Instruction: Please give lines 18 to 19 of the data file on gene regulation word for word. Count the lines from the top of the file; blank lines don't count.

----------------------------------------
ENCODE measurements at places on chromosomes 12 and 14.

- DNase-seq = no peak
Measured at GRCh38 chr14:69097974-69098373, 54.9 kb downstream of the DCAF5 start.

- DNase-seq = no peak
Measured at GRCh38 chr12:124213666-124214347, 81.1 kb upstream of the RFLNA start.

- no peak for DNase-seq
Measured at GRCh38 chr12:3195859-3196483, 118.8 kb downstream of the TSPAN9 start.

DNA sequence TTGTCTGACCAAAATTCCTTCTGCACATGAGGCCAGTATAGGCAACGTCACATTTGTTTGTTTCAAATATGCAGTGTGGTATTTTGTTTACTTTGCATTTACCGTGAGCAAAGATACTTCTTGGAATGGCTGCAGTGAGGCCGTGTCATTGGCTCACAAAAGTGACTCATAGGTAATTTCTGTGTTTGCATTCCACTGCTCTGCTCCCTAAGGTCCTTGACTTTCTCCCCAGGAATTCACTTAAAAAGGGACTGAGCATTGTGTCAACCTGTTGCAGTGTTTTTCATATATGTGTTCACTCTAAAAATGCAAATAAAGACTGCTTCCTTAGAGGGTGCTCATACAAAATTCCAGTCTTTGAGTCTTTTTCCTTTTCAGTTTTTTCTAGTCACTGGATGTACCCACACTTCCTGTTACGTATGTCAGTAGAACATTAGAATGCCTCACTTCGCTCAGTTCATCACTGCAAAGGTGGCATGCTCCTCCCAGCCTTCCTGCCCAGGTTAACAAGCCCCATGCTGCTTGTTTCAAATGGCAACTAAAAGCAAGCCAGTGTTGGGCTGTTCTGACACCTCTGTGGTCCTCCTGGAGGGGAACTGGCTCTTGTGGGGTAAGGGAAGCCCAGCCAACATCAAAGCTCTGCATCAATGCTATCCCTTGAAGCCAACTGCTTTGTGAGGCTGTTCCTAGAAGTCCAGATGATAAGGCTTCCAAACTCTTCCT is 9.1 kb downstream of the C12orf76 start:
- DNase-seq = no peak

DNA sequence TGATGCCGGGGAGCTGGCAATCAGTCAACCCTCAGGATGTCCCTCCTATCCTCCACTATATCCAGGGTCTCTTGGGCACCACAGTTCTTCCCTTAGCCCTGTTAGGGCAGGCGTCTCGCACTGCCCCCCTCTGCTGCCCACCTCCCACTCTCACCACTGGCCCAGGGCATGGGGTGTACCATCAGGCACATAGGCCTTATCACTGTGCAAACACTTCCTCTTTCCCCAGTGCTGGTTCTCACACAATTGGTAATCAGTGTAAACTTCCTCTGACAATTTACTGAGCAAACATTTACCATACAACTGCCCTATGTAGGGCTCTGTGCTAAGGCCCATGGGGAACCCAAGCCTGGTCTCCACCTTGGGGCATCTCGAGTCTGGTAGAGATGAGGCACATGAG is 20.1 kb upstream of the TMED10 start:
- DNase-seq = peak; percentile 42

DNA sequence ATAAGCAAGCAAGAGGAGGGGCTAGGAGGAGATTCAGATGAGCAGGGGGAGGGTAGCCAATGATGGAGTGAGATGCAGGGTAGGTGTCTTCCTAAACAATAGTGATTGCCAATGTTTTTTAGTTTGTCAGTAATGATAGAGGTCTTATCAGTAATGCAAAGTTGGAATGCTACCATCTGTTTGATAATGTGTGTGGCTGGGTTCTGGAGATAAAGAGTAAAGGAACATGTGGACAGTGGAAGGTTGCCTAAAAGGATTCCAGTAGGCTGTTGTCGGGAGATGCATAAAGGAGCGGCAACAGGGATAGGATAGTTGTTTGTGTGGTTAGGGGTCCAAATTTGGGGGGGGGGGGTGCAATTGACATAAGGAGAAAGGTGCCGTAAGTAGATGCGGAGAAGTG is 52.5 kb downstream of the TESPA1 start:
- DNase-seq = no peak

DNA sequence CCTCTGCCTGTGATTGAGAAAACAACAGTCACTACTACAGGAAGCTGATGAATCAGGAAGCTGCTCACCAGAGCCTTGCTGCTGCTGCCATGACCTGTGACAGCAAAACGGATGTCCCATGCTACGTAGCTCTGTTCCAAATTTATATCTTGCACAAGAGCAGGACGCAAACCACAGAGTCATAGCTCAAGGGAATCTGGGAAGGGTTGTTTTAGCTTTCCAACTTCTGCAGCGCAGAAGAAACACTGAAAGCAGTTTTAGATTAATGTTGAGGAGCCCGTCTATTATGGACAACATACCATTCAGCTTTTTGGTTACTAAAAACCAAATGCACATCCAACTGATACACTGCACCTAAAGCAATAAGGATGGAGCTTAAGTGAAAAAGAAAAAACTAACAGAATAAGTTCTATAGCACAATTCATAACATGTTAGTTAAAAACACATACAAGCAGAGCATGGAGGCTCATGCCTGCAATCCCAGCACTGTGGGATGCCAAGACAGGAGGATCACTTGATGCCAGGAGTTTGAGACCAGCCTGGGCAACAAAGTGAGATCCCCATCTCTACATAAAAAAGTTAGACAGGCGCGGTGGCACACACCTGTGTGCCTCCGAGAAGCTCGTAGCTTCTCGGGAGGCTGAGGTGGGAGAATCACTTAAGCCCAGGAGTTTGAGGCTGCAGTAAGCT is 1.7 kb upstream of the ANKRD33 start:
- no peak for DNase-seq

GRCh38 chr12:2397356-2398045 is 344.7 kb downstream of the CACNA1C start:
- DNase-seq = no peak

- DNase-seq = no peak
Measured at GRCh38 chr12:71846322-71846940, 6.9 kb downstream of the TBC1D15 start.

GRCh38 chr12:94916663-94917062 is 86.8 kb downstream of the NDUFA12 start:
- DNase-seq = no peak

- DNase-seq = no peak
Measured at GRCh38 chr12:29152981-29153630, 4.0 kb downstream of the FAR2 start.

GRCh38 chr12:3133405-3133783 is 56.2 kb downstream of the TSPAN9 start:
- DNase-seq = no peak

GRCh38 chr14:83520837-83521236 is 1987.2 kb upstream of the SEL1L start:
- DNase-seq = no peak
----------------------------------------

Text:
- DNase-seq = no peak
Measured at GRCh38 chr12:71846322-71846940, 6.9 kb downstream of the TBC1D15 start.